Gay Former Congressman Lobbies for Immigration Equality
Former Rep. Jim Kolbe urged members of the Senate to include language allowing a path to citizenship for same-sex binational couples in a bill to reform immigration policies.
Kolbe, the second openly gay Republican to serve in Congress, was one of 20 people who who testified Monday before the Senate Judiciary Committee on proposals to reform American immigration policies, but he was the only person to specifically speak about the rights of gay and lesbian binational couples. He met his partner, Hector Alfonso, a Panamanian citizen who came to the U.S. as a Fulbright Scholar eight years ago.
However, the schools where Alfonso taught special education students, nor Kolbe, could provide sponsorship for Alfonso's green card.
"Despite being in a committed relationship and despite the fact that he remained in lawful status every day he had been here, Hector was forced to return to Panama when his work visa expired," Kolbe said in a prepared statement shared by Immigration Equality. "Our 12 month separation -- like that of any American from their spouse -- was painful."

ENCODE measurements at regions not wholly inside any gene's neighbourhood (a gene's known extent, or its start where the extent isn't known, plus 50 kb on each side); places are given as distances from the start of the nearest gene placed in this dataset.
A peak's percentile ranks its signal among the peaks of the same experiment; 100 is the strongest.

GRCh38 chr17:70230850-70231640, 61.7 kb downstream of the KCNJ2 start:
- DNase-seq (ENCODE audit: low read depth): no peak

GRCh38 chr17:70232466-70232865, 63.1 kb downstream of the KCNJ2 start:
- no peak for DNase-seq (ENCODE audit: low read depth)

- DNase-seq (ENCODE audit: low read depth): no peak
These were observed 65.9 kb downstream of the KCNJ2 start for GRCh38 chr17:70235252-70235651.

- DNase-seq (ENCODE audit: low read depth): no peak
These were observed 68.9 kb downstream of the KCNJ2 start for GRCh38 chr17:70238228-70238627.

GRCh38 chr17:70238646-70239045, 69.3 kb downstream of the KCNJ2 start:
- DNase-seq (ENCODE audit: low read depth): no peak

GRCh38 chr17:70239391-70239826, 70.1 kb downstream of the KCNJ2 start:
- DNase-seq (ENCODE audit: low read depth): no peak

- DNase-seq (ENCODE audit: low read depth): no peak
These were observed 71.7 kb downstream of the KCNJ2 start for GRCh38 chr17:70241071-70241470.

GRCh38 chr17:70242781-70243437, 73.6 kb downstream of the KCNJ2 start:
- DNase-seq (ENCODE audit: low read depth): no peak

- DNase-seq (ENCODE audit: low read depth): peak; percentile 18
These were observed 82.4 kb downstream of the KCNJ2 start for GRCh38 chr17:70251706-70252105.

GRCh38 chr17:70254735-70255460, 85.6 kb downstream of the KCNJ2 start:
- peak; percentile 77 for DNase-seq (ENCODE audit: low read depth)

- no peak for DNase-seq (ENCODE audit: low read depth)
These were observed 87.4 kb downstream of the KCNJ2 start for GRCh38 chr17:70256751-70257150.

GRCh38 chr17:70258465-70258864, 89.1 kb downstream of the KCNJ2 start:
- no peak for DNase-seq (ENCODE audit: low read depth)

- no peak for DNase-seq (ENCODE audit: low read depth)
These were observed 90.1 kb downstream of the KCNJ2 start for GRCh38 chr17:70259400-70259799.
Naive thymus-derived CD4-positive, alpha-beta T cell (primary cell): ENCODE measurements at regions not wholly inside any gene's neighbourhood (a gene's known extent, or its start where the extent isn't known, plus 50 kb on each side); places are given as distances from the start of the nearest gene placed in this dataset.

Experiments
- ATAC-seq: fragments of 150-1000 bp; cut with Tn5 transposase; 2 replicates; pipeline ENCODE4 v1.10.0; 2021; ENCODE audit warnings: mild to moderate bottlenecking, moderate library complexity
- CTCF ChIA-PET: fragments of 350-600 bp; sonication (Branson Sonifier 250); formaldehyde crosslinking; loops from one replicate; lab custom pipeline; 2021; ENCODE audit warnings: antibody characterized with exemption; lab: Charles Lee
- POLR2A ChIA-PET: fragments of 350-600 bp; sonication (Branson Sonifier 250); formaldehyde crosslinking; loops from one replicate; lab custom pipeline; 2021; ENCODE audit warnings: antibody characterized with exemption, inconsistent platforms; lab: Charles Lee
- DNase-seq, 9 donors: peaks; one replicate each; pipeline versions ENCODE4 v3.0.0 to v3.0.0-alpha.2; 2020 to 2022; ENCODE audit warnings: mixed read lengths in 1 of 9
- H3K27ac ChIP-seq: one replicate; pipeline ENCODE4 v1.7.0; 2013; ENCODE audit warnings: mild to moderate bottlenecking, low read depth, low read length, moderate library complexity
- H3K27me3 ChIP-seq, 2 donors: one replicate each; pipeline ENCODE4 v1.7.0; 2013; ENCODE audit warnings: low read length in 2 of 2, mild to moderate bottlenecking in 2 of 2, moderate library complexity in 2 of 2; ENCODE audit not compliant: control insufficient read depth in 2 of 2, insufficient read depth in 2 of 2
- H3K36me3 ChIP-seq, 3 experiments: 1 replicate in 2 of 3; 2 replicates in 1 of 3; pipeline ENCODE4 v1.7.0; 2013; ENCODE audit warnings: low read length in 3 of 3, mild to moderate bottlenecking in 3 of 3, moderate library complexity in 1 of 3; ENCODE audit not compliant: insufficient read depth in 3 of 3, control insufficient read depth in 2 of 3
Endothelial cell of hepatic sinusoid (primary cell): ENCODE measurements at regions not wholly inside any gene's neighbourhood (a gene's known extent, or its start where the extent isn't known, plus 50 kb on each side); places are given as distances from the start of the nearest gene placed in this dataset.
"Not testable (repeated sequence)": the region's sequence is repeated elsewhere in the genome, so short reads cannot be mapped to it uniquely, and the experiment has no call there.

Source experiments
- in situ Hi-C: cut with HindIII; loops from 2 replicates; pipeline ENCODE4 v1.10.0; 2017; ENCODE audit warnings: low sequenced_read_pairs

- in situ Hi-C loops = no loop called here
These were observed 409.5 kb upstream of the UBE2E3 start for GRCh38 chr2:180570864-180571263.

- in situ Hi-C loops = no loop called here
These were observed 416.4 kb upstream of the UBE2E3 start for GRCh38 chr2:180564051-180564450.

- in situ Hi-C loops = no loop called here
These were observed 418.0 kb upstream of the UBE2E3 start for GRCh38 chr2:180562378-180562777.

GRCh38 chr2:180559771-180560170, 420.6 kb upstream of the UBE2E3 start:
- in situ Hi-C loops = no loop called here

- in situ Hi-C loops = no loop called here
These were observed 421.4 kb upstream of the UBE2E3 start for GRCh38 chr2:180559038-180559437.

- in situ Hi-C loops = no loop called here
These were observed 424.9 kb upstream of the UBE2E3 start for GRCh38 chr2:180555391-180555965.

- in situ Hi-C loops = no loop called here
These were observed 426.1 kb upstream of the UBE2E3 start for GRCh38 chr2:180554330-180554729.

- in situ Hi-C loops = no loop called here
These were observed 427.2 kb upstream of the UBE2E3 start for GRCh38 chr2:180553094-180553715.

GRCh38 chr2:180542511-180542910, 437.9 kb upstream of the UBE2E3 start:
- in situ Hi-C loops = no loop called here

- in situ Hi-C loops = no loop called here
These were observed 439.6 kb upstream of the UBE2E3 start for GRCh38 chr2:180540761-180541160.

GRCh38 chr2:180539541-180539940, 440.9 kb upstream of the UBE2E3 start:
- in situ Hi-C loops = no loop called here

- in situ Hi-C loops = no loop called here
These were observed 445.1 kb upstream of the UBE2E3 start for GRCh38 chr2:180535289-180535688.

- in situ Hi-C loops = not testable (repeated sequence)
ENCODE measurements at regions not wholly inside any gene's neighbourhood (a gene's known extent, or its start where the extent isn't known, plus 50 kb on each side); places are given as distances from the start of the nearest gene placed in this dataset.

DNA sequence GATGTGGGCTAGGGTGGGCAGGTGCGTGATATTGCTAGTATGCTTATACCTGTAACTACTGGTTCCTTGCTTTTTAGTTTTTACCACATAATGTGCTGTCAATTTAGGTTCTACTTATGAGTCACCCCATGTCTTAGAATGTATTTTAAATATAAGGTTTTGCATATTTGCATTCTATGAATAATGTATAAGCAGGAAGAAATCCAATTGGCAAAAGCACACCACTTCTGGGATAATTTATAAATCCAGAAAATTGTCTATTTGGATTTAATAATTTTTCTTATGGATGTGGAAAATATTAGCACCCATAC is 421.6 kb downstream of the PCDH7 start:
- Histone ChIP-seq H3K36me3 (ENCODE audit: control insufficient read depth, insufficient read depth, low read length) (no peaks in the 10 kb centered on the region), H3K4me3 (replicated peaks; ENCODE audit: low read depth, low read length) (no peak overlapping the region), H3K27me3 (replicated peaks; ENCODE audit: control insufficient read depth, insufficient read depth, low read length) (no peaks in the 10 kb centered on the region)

Eventually, Alfonso obtained an additional visa after a long, expensive process, which Kolbe said is beyond the financial capabilities of most people.
"Our laws should not separate American citizens from their loved ones for such unacceptably long periods of time."
Kolbe and Alfonso have plans to marry on May 18 in Washington, D.C., but that still does not secure a path to citizenship or residential status that heterosexual couples have when they marry a foreign-born partner, because of the so-called Defense of Marriage Act.
"We are immensely fortunate that Hector has now secured an investment visa that allows him to remain here with me," he said. "Many other couples, however, are not as fortunate. Even if they, like us, have a marriage, civil union or life-long commitment to each other, their ability to secure a permanent solution that would allow them to build a home, family or business together is elusive and difficult to realize. It shouldn’t be that way, and this Committee has an opportunity to fix this problem."